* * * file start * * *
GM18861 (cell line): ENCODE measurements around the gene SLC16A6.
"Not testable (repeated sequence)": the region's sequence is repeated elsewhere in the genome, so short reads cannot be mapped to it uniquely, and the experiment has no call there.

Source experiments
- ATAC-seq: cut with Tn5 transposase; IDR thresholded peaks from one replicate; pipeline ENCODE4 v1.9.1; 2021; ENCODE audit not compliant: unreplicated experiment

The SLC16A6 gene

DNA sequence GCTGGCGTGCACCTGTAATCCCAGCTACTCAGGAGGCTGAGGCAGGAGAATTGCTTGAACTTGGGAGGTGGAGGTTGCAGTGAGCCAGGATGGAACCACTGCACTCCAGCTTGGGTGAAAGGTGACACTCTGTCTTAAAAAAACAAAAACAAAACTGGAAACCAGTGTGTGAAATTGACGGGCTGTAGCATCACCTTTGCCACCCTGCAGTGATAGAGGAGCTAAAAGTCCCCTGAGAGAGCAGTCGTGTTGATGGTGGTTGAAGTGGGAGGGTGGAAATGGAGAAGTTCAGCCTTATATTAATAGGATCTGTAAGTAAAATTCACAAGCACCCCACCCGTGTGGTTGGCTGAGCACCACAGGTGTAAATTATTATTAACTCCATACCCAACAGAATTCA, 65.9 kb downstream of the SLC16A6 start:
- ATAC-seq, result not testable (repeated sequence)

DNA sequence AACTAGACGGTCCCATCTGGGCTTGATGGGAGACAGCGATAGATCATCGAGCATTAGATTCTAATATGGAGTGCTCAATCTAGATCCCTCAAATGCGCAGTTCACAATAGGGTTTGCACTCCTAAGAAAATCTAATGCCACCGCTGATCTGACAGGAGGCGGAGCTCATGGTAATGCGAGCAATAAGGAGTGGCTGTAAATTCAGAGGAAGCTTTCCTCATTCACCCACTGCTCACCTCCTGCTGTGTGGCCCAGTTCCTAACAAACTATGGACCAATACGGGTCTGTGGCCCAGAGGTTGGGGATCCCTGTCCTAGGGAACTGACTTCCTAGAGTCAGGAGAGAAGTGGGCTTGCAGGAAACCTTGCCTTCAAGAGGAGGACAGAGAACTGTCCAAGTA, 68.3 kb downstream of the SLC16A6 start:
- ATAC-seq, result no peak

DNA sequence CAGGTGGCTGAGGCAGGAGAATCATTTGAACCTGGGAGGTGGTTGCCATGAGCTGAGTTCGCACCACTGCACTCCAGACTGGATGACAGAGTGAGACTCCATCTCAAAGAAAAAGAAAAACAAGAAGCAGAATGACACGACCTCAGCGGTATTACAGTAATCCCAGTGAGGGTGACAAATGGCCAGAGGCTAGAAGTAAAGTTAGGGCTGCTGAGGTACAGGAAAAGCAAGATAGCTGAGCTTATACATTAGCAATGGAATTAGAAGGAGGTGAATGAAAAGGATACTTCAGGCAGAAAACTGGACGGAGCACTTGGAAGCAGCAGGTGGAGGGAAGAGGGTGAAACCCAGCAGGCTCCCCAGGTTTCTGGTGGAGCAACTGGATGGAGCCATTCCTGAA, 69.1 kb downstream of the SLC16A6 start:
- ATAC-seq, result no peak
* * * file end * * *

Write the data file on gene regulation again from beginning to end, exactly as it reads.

GM18861 (cell line): ENCODE measurements around the gene SLC16A6.
"Not testable (repeated sequence)": the region's sequence is repeated elsewhere in the genome, so short reads cannot be mapped to it uniquely, and the experiment has no call there.

Source experiments
- ATAC-seq: cut with Tn5 transposase; IDR thresholded peaks from one replicate; pipeline ENCODE4 v1.9.1; 2021; ENCODE audit not compliant: unreplicated experiment

The SLC16A6 gene

DNA sequence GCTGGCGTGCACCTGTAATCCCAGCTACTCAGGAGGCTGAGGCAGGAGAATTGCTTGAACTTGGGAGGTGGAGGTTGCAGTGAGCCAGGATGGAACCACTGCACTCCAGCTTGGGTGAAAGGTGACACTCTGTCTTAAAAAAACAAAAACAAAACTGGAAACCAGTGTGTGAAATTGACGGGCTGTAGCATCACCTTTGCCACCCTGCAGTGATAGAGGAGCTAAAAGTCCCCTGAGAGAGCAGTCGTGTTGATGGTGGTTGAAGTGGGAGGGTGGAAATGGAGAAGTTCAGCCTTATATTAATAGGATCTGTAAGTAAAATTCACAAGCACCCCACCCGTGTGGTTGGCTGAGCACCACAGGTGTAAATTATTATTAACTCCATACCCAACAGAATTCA, 65.9 kb downstream of the SLC16A6 start:
- ATAC-seq, result not testable (repeated sequence)

DNA sequence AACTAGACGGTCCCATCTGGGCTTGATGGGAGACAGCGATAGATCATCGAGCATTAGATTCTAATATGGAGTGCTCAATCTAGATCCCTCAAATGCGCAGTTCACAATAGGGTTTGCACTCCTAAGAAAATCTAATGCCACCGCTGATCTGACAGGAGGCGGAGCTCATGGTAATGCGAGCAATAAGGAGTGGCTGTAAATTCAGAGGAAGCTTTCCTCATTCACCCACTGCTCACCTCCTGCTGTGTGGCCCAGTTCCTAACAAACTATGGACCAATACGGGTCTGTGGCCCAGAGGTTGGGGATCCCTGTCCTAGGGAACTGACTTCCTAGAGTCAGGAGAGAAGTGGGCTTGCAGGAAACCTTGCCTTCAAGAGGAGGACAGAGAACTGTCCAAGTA, 68.3 kb downstream of the SLC16A6 start:
- ATAC-seq, result no peak

DNA sequence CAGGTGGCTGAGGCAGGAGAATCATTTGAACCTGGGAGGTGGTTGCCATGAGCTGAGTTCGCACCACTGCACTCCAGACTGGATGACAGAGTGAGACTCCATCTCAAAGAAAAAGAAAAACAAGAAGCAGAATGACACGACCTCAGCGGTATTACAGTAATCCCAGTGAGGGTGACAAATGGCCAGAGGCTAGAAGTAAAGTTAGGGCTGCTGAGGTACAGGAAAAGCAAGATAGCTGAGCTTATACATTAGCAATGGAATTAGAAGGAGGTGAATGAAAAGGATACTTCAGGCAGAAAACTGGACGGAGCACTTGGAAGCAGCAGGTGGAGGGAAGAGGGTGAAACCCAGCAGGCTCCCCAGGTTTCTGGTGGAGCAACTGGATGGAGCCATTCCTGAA, 69.1 kb downstream of the SLC16A6 start:
- ATAC-seq, result no peak